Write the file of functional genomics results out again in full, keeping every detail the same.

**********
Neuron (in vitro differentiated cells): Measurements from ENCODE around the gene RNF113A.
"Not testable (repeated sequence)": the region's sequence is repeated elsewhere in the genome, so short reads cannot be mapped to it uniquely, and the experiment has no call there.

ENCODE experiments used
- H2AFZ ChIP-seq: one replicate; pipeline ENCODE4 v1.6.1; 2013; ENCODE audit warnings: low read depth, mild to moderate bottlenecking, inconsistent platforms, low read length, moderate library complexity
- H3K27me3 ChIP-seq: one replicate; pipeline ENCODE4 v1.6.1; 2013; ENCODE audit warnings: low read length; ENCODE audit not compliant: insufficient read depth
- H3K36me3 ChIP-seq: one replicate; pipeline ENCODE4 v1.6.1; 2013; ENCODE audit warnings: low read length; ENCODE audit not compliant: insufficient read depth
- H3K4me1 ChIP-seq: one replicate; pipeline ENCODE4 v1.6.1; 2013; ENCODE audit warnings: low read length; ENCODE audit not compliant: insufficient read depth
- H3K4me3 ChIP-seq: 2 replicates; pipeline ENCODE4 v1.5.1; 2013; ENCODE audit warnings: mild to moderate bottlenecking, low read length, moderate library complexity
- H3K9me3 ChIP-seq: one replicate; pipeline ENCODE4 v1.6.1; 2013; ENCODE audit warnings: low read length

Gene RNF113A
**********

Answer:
Neuron (in vitro differentiated cells): Measurements from ENCODE around the gene RNF113A.
"Not testable (repeated sequence)": the region's sequence is repeated elsewhere in the genome, so short reads cannot be mapped to it uniquely, and the experiment has no call there.

ENCODE experiments used
- H2AFZ ChIP-seq: one replicate; pipeline ENCODE4 v1.6.1; 2013; ENCODE audit warnings: low read depth, mild to moderate bottlenecking, inconsistent platforms, low read length, moderate library complexity
- H3K27me3 ChIP-seq: one replicate; pipeline ENCODE4 v1.6.1; 2013; ENCODE audit warnings: low read length; ENCODE audit not compliant: insufficient read depth
- H3K36me3 ChIP-seq: one replicate; pipeline ENCODE4 v1.6.1; 2013; ENCODE audit warnings: low read length; ENCODE audit not compliant: insufficient read depth
- H3K4me1 ChIP-seq: one replicate; pipeline ENCODE4 v1.6.1; 2013; ENCODE audit warnings: low read length; ENCODE audit not compliant: insufficient read depth
- H3K4me3 ChIP-seq: 2 replicates; pipeline ENCODE4 v1.5.1; 2013; ENCODE audit warnings: mild to moderate bottlenecking, low read length, moderate library complexity
- H3K9me3 ChIP-seq: one replicate; pipeline ENCODE4 v1.6.1; 2013; ENCODE audit warnings: low read length

Gene RNF113A